Push for public transport users to wear masks on commute

PUBLIC transport patronage in Ipswich dropped by 80 per cent at the height of COVID-19 restrictions but people are slowly returning to their usual commutes.

One local public transport advocate praised TransLink's efforts to maintain its regular timetables during the crisis and not cut back as transport authorities did in New South Wales.

RAIL Back On Track spokesman and Goodna resident Robert Dow believed more could be done to protect commuter's health, including encouraging the use of masks, as people start to return to public transport.

Mr Dow said "sensible measures" such as rear door boarding and exiting on buses, no cash fares and improved cleaning were very much welcome.

But he said more services needed to be in place for at least two hours after peak times, specifically between 8.30-10.30am and 7-9pm, to encourage passengers to travel out of peak.

Mr Dow also believed additional services are needed during peak and counter-peak, where heavy passenger loading is a "constant issue".

He said the use of non-medical face masks or coverings when social distancing isn't possible should be encourage by TransLink.

"We also think that all public transport staff, particularly bus drivers and ferry crew, be offered proper medical grade respiratory masks," he said.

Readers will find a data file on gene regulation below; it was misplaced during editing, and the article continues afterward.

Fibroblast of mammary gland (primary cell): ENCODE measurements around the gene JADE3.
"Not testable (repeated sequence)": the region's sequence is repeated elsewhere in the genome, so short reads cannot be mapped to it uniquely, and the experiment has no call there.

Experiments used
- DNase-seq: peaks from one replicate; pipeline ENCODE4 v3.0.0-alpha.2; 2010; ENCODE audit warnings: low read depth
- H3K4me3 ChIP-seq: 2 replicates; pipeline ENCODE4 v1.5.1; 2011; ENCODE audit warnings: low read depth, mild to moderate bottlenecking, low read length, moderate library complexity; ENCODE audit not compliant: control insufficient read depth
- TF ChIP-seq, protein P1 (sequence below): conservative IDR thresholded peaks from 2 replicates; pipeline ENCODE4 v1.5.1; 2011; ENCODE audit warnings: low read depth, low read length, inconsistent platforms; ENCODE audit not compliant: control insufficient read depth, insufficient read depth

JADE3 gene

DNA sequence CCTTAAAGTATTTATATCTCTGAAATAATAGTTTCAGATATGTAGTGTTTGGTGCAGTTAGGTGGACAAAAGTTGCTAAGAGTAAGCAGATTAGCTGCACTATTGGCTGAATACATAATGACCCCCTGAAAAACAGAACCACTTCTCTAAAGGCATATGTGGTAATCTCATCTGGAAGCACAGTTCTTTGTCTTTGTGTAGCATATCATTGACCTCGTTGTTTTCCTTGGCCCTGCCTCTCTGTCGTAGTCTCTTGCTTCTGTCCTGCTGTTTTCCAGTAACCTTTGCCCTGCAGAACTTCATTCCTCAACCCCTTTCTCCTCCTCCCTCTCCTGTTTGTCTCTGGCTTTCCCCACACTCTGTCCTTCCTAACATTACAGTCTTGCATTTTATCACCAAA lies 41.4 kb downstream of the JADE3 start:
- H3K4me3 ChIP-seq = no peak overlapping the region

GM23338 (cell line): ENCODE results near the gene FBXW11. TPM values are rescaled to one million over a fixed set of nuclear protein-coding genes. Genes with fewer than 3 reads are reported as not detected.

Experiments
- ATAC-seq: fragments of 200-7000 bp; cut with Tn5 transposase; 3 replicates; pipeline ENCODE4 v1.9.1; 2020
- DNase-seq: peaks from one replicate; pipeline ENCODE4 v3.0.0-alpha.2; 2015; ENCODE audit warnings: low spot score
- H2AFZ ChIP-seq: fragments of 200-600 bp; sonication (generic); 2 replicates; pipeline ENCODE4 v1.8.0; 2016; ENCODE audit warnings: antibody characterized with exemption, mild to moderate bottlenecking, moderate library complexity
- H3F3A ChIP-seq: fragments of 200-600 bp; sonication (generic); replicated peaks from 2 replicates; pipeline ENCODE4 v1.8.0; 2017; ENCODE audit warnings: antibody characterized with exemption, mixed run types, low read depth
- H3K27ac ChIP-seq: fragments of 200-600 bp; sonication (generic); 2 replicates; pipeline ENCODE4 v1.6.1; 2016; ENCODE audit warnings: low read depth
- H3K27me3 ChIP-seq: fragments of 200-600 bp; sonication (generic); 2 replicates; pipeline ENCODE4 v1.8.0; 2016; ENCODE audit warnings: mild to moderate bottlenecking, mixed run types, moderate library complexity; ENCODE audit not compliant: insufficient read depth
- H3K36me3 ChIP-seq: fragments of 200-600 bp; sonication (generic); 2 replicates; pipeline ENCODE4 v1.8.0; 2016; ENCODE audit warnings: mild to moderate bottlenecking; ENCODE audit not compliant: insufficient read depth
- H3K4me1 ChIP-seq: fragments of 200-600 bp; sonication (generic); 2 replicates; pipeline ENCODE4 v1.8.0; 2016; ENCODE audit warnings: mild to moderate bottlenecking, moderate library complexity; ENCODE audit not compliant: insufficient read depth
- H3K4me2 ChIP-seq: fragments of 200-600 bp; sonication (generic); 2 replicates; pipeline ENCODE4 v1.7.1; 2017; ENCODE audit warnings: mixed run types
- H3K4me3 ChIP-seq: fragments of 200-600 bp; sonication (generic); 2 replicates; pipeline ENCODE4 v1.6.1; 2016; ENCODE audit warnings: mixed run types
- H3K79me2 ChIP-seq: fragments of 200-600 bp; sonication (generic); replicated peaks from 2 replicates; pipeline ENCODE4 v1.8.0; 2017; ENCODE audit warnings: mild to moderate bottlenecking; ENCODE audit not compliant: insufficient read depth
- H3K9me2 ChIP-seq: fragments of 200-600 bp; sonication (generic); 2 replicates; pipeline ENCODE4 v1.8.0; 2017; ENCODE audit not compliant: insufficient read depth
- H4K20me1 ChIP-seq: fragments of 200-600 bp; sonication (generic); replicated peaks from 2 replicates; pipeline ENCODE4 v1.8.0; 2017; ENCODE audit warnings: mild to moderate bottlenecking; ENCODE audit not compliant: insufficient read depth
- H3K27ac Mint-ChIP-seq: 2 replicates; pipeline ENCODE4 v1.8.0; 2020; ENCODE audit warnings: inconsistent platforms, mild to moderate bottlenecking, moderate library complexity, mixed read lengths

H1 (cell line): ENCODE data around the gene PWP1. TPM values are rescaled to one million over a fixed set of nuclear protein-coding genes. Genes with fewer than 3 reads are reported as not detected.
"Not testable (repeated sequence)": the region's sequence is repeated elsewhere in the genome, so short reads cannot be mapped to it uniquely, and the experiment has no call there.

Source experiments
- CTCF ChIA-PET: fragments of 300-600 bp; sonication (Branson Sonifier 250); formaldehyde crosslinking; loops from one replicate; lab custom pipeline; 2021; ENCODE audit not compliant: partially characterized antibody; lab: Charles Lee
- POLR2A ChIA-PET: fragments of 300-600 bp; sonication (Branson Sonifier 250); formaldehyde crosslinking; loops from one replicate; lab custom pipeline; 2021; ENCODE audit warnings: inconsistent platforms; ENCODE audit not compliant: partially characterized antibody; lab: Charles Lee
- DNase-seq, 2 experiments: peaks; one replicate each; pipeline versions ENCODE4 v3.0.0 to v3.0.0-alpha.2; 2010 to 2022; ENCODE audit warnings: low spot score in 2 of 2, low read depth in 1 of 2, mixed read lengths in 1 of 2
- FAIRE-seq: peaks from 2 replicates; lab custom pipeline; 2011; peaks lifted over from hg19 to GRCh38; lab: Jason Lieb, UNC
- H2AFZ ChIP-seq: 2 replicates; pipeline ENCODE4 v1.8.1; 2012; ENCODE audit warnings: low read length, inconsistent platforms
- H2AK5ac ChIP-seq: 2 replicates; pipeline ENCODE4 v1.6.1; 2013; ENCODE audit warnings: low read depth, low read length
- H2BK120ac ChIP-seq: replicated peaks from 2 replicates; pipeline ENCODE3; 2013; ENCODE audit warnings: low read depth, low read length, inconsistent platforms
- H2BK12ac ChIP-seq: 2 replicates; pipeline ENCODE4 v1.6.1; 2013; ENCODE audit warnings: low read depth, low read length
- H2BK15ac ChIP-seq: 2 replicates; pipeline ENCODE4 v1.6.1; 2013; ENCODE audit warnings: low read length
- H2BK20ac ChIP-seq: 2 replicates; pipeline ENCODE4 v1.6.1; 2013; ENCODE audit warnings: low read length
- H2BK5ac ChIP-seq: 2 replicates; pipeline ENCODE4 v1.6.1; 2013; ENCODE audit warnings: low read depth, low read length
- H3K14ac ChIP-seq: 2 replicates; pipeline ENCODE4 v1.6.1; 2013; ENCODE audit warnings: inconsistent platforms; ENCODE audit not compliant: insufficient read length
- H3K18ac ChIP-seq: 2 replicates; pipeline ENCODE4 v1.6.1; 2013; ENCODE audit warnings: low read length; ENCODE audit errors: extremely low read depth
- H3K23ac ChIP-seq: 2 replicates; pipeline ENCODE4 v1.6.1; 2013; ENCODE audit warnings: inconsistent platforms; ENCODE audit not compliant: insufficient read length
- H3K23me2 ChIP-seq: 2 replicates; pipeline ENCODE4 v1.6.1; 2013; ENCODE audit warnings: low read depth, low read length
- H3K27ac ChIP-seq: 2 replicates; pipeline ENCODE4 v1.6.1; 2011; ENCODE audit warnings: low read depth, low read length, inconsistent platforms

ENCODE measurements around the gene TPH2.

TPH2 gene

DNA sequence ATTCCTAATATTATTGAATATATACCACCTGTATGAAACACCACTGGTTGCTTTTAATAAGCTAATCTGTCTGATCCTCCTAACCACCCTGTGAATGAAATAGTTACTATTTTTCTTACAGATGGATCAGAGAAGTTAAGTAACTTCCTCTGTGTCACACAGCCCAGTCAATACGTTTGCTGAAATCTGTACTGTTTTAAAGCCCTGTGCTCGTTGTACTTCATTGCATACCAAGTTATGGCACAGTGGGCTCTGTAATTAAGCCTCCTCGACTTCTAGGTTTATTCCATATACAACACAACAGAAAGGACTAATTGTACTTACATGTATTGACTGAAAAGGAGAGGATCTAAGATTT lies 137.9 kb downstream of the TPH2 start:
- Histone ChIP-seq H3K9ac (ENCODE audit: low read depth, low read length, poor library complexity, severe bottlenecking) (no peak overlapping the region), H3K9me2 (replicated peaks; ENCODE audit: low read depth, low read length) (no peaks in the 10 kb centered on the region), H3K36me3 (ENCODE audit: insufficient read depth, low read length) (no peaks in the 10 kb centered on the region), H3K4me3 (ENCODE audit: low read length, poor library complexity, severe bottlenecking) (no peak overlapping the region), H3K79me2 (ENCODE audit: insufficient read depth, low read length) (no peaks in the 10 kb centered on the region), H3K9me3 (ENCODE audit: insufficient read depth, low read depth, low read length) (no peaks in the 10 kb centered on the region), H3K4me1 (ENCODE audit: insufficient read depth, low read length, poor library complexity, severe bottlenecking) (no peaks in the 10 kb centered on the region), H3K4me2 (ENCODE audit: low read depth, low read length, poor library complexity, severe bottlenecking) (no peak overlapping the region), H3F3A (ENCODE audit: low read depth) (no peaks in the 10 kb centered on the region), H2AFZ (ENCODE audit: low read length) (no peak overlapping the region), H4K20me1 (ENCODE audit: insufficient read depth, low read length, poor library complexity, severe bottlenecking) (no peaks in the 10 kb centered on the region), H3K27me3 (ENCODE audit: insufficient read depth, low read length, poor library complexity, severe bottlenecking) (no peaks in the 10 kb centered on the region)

"We think that's a pretty sound thing to be doing (for commuters). We're not talking medical grade masks. Just simply reusable masks that can be washed and reused

"Other than that it seems to be going reasonably well … we don't have any real concerns. The system is working.

"I think patronage will probably recover up to about 50 per cent in the next few months. "That's theoretically going to make it difficult to social distance on public transport."

A TransLink spokesman said passenger trips on the Ipswich network dropped by about 80 per cent during April when compared with the same period last year.

"We have seen a slight patronage upturn in recent weeks, with passenger trips down about 60 per cent for the week ending May 25 compared to the same time last year," he said.

He said there is "little evidence" to support the widespread use of masks in healthy people.

"We are closely monitoring COVID-19 developments and working with health authorities around safety measures on public transport, and the current advice is that most people will not benefit from wearing a surgical mask," the spokesman said.

"While customers and staff can make their own personal decision about wearing a mask, there is little evidence to support the widespread use of masks in healthy people to prevent transmission in public.

"Running services to regular timetables has allowed customers to socially distance and as customers return to the network, we are encouraging them to follow three key steps; leave a gap between themselves and others; adjust their travel to avoid peak periods; and keep it clean by following health advice.

"While there is currently sufficient capacity to carry customers at all times, we are monitoring the network closely and investigating the viability of additional services to shoulder peak periods."

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